Don’t block us from exercising our franchise with examination: Our vice chancellors

I have keenly  apprised myself with all the promises and manifestos of the various political parties contesting the up and coming general elections even though not all of them have good message for students but some do. Political parties try as much as possible to convince students by the inclusion of student-friendly policies in their manifestos. This is because they know the value of students votes. They know students have the numbers that can make or unmake their dream of winning power.
It therefore appears strange to me and so many other students that a scheme is being mounted by tertiary institution heads to prevent us from voting. What is strikingly amazing is the deliberate silence by the ministry of education on this unholy development. If students are critical to decision making in this country, then why these schemes to deny us our inalienable right guaranteed us in the constitution? Could this be a perfunctory decision to prevent students from sailing along the obvious tides in our country?
I have come to the firm conclusion above because the examination timetables of many tertiary institutions have been planned in manner that endangers the franchise of students. Even though no examination would be conducted on 7th December but still majority of students cannot vote.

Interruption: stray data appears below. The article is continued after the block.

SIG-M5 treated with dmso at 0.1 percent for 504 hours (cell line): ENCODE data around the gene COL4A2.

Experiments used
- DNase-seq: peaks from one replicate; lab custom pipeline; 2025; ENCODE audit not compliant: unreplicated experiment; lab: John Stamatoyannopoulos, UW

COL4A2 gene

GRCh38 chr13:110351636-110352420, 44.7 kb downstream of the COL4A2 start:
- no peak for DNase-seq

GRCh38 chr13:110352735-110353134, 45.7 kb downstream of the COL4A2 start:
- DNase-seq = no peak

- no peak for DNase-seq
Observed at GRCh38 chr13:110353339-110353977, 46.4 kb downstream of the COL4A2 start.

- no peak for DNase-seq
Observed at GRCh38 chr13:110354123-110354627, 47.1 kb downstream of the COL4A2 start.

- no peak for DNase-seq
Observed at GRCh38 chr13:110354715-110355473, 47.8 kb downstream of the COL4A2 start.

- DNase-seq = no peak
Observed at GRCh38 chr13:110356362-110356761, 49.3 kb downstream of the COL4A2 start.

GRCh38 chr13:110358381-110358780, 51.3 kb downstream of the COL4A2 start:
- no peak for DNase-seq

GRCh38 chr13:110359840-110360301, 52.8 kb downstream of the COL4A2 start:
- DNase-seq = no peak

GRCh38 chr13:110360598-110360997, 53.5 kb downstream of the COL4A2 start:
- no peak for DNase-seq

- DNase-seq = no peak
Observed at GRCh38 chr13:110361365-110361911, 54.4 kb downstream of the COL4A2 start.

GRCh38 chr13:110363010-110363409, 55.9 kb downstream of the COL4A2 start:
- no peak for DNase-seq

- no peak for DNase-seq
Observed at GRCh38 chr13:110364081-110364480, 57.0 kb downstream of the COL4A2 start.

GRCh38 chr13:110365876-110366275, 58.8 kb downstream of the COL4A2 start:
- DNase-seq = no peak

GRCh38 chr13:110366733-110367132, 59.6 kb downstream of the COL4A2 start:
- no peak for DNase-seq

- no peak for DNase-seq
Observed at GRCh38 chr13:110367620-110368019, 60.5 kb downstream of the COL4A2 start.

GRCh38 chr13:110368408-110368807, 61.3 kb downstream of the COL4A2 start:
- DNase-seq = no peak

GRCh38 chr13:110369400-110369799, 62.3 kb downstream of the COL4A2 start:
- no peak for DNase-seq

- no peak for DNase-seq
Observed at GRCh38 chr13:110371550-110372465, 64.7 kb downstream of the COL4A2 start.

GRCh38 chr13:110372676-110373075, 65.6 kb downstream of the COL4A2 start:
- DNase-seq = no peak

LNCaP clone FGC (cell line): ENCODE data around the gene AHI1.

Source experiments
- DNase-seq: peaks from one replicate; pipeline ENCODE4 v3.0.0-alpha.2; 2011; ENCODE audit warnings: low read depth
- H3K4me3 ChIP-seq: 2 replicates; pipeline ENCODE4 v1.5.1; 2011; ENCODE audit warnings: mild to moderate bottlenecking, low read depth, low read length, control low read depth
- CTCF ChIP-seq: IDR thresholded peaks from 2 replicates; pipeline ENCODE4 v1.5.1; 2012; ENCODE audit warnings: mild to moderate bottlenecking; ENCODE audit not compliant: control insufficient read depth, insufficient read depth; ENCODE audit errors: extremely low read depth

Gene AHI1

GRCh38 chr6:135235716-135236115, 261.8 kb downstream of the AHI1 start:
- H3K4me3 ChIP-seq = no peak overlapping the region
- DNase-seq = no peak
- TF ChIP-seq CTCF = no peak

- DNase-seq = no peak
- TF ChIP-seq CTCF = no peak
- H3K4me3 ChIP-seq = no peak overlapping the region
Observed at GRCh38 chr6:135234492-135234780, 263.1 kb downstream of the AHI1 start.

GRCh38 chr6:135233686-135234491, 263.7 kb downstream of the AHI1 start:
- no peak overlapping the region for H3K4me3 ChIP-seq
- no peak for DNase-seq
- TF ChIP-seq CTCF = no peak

For instance how is a student expected to write a paper from 2:30pm – 5pm on 6th December  and travel to far a distance to vote. What makes the situation puzzling is that, such a student is also expected to return on 8th Dec to write another exam. Incredible!
Given the trajectory of events and coming from the history where most  Technical Universities which hither to were known as polytechnics   have always written exams after Christmas break, this swift change in the status quo particularly in an election year is suspicious and only lends credence to the perception of many that, some unseen hands are manipulating the system to disenfranchise students. Students are at a crossroad to choose between examination and exercising their franchise.
All issues aside, I want to make a passionate appeal to the Heads to take a second look at this issue and not become agents of disenfranchisement for a ‘certain effect’. Students should rather be encouraged to vote since they form the academic class who understand the real issues in our country and can as such make good decisions for the benefit of our country.
I also want to join the many voices calling for elections day to be declared as statutory holiday in order to enhance our elections.
Elvis Osei Amponsah
Former Public Relations Officer
Ghana National Union of Polytechnic Students.

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